If you are interested in learning more about P.O.C.U.S. or wish to book an appointment for a scan today, please call (519) 472-3770.



Going to the veterinary clinic should be a fun and fear-free experience. Talk to our staff about how to prepare your pet for veterinary visits. This may even include treatment with pheromones or even sedative medication that can implemented at home, prior to your visit at the clinic.

If travel, thunder, or fireworks upset your pet, he or she may benefit from tranquilization or sedation. While sedated, the animal will stay awake or sleep lightly but can be roused when stimulated. To minimize any potential risk associated with tranquilization or sedation, we need to assess each animal individually before we dispense these medications.

Please contact us at (519) 472-3770 if you would like to set up an assessment or discuss sedation with us.

Pain Management and Control


We now know that animals experience pain in much the same way as people. However, pets cannot speak and often are quite adept at hiding signs of pain. In nature, pain is a sign of weakness and – even though dogs and cats have been domesticated for millennia – these animals are reluctant to display overt signs of pain.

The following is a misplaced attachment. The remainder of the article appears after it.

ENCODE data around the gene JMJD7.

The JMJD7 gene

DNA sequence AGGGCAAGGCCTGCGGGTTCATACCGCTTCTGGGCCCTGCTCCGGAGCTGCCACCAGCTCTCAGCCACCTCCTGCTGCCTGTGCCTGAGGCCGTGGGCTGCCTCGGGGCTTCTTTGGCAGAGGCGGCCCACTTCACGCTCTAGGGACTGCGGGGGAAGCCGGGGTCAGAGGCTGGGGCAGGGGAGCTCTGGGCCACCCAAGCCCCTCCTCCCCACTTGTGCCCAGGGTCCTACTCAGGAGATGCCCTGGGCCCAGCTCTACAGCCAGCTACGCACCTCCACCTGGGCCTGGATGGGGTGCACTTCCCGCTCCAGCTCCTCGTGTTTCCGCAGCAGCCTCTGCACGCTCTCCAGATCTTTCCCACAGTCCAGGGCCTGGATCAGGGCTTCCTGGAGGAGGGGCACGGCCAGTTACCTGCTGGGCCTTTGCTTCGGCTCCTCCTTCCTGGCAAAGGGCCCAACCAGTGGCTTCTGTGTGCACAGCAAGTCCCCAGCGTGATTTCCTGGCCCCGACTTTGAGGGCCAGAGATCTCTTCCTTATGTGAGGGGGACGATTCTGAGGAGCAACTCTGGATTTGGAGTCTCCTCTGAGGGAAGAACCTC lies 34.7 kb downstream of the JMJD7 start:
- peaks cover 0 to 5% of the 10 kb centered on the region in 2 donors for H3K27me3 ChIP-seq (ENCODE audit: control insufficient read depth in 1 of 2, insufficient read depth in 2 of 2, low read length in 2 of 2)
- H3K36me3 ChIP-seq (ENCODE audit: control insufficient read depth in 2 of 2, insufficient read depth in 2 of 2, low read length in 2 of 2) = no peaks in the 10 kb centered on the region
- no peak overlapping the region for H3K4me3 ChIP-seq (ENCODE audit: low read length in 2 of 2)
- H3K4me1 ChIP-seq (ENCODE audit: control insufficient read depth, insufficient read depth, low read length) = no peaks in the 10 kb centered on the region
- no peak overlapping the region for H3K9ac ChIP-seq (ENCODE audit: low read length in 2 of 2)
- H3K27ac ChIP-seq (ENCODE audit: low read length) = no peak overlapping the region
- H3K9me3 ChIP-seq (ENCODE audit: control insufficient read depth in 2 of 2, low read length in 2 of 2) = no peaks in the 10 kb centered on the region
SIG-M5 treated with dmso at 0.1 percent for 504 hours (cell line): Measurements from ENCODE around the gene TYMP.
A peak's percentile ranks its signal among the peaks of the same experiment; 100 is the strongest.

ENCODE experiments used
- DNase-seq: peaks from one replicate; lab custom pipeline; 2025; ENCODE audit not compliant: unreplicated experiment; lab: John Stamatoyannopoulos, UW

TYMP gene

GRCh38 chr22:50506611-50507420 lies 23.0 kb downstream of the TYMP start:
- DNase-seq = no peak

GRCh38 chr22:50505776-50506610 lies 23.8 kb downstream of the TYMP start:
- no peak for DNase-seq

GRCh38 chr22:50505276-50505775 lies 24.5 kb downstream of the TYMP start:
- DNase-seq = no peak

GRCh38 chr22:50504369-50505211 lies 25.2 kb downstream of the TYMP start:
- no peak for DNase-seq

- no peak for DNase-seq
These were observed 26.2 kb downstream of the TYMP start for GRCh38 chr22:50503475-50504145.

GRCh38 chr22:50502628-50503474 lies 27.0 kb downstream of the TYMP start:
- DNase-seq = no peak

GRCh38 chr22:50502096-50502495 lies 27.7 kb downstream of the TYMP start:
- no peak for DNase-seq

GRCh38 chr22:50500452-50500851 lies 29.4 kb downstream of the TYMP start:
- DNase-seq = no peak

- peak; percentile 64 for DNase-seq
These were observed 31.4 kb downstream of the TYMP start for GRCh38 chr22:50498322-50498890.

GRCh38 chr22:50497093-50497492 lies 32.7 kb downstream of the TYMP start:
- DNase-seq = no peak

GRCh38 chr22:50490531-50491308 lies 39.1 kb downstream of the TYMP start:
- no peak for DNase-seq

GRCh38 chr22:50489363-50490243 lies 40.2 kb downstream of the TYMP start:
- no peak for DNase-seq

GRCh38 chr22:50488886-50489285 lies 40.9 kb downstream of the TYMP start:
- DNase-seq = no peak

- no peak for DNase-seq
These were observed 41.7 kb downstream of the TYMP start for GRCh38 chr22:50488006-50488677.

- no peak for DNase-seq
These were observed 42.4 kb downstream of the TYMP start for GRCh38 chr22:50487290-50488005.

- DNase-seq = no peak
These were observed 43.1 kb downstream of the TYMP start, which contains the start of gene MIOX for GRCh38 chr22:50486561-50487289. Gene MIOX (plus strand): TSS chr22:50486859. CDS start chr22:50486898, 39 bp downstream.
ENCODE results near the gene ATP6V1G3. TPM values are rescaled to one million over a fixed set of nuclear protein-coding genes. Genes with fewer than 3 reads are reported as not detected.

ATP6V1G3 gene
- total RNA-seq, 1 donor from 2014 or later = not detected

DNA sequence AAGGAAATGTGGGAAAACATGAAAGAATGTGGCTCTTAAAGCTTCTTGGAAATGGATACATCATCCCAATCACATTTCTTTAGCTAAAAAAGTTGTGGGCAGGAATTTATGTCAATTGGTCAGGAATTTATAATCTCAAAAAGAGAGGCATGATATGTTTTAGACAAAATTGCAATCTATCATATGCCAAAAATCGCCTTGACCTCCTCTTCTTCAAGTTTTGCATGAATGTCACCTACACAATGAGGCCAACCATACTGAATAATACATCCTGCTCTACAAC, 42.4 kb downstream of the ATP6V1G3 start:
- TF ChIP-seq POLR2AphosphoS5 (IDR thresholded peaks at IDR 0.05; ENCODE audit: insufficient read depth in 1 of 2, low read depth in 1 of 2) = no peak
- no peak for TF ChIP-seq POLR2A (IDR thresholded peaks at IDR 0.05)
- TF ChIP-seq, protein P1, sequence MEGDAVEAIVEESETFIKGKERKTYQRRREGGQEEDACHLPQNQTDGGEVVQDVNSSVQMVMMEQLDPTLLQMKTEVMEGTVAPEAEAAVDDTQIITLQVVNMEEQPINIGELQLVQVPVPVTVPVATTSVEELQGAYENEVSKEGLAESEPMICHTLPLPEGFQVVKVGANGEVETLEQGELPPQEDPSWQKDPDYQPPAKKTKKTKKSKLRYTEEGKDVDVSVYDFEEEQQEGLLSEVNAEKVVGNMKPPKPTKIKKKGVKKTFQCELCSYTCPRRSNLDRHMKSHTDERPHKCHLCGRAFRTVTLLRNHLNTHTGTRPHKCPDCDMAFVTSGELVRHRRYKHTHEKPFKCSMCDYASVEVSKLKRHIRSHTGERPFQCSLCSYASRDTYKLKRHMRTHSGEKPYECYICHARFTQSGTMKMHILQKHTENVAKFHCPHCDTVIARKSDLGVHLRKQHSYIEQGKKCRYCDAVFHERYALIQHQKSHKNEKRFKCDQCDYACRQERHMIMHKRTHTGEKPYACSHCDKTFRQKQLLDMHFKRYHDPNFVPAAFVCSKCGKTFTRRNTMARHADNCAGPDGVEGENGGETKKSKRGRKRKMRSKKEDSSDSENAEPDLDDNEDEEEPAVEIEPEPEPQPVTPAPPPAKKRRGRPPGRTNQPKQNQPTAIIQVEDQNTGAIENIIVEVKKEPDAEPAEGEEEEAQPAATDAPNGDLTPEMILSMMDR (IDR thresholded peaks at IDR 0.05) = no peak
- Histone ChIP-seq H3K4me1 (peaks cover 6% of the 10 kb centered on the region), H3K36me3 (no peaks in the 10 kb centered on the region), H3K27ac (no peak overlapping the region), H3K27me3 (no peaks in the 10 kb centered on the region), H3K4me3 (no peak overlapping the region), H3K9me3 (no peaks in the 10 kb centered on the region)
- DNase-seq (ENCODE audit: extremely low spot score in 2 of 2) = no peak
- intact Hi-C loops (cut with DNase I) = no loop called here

Many dogs will wag their tails and maintain a happy composure even in the face of great pain. They seem more interested in the happiness of their owner than in their own pain. Others are stoic and brave. Some will be comfortable enough to whine, cry, or whimper. Many will simply hold their head down and their tail between their legs. Others will simply stop doing things you know that they enjoy. They will stop asking to play with toys or to go for walks. They will go shorter distances on walks. They will sleep more and do less. They will avoid stairs or jumping up on high furniture. They will stop following you as you move about the house. They will eat less or stop eating. They will seek out isolation and hide in strange places. Some, might even become more grumpy, ornery, or even aggressive.